Again this year, I wanted to share my thoughts on the past season. It’s always a good idea to take an honest assessment of your hunting season so that you can learn from your mistakes and continue or improve things that worked for you.
This year, I want to point out two things that I learned that will change the way I hunt and manage deer.
The first is something that has happened the past three years with my soybean food plots. Had you asked me 4 years ago if there was anything new or that I could learn about soybeans I would have said…probably not. In 2012 and again in 2013 we had pretty bad drought on my farm in southern Iowa. The standing soybeans I had each year started to shatter by mid to late November each year. Shattering is when the pod opens up allowing the soybean seed to fall out to the ground. I wrote it off as a result of the drought. Well, the weather in 2014 was great and again I had some shatter in late November and into December. Shattering pods is bad news because the seed is what attracts deer during the later season. I couldn’t understand why?
One thing I had to consider was the fact that my beans were lasting longer than ever before due to my electric fencing. But I had never experienced shattering like this before. Working with Dairyland Seed we easily came to the conclusion that although my beans had tremendous yields because they ripened early (which is what farmers like so they can harvest them), the early ripening caused the pods to shatter when carried into the late season. The solution…simply push the maturity class of the bean seed to a later variety. I was used to planting late category II’s or category III soybean seed for southern Iowa. I will now be planting category IV’s on my farm. The pods may not dry down like what is desired for farming…but I should eliminate the shattering.
The second is about buck disbursement into fall ranges. I’ve always observed that each fall bucks will disburse into fall ranges. Some bucks will not move from their summer range, others will move out and set up shop at a different place in the their home range…but not where we’ve been seeing them all summer. It has never been so evident than with “Barkley”. He’s done this each year since 2012. But what is new (or what I’ve finally observed and caught on to) is that even after bucks move into their fall ranges they kind of spread out. What I mean is even if my farm has the best habitat and food…on any given year it will only hold about 3 mature bucks on a regular basis. Other mature bucks will come in and pass through, but won’t stick around. This “spreading out” seems to occur every year around late October when the scrapes and rubs go nuts. This makes sense to me since I’ve always felt that buck sign was a way for all bucks to communicate with each other and in many cases set up dominance hierarchy within the herd. Is this nature’s way of limiting buck fights? Each year for example “Barkley” won’t show up until about late October after the bucks move into fall ranges…but then he seems to sort of leave and won’t show back up regular until well after the rut. There is no doubt “Captain Jack”, the buck my son got muzzleloader hunting, was the dominant brute on the farm and he was also very aggressive. So will this mean that now that “Captain” is dead, “Barkley” could now take over as the dominant buck? Only time will tell.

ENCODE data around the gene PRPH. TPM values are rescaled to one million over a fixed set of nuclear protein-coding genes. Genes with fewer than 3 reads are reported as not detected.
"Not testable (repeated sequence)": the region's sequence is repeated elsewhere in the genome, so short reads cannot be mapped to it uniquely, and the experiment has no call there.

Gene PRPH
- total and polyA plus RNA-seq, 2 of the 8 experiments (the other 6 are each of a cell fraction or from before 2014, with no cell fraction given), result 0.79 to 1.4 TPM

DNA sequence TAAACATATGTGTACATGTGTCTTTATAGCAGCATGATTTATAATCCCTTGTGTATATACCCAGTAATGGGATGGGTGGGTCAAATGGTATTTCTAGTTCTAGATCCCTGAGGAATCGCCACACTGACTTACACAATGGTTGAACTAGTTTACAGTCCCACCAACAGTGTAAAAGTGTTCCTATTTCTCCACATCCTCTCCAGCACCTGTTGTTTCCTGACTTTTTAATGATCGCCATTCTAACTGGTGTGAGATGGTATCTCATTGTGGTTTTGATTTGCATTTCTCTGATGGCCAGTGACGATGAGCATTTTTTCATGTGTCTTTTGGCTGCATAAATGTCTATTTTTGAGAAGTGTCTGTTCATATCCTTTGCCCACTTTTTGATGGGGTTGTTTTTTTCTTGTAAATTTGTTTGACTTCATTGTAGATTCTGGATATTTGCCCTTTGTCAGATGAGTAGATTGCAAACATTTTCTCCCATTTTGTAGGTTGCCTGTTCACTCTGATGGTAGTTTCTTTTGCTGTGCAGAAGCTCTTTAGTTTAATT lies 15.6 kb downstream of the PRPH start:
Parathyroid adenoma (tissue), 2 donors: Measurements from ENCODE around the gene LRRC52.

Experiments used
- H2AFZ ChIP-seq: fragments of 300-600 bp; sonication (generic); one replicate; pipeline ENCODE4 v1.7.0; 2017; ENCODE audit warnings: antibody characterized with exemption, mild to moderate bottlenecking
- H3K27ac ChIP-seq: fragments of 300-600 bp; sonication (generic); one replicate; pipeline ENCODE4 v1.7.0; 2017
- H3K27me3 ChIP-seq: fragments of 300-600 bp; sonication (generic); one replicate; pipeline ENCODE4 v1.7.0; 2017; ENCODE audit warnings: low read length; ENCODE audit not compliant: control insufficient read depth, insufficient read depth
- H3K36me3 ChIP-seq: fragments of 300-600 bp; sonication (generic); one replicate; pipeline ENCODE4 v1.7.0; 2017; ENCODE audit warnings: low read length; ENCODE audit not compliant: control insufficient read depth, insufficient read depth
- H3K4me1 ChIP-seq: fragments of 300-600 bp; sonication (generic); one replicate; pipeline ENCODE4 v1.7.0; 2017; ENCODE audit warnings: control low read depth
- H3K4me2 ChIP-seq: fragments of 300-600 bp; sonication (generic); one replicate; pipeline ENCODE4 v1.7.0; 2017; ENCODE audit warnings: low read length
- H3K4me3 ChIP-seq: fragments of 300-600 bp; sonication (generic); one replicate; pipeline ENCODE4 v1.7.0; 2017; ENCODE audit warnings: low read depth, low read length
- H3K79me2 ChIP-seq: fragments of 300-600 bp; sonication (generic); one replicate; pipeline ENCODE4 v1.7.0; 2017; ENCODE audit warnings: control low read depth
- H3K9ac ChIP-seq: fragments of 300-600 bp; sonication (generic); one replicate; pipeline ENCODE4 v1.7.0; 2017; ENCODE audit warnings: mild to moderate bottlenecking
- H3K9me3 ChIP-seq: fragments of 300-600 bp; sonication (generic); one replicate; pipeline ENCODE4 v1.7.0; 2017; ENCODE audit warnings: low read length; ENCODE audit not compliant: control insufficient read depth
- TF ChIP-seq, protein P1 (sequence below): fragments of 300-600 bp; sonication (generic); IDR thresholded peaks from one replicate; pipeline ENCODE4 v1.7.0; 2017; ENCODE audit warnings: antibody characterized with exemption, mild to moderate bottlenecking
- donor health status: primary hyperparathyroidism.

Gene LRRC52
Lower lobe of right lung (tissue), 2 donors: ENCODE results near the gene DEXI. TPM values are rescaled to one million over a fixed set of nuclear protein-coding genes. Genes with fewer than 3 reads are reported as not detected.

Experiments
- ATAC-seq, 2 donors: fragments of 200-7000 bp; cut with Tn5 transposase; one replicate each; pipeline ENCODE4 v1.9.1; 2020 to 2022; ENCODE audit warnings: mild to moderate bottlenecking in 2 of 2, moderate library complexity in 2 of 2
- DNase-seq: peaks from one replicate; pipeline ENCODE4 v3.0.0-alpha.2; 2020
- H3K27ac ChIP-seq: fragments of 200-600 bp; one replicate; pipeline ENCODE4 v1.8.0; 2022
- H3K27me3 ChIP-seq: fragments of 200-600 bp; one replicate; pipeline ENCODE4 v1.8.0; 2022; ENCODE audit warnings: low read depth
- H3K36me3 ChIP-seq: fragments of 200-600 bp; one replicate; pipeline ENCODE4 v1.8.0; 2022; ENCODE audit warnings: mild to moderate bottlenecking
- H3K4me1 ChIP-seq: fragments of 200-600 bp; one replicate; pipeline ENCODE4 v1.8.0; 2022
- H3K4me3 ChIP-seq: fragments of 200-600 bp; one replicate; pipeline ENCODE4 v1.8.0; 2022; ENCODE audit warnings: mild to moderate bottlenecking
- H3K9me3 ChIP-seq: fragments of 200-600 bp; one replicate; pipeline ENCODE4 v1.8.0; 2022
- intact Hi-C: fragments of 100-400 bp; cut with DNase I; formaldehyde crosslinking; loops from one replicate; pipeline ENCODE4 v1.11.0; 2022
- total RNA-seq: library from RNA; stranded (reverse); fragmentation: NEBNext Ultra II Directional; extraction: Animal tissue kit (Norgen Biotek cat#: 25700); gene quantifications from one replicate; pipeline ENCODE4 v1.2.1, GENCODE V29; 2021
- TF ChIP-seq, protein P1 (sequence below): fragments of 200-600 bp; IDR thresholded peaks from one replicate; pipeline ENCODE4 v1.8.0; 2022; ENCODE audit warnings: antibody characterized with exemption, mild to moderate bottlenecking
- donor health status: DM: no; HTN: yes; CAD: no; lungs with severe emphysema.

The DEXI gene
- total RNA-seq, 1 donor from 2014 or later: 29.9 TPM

As far as hunting success this year. I took a total of three hunters on the farm including one hunt filled by my son. It was unfortunate that one of the archery hunters had a torn MCL and was limited with her ability to hunt the entire farm being restricted to short walks and only ground blinds. Even so, the archery hunters had two close encounters with mature bucks but could not close the deal. My son Forest filled the only other slot with his late muzzleloader hunt and he got “Captain Jack” on his first night. All in all, I think the farm performed very good and both attracted and held deer including mature bucks throughout the fall and into winter!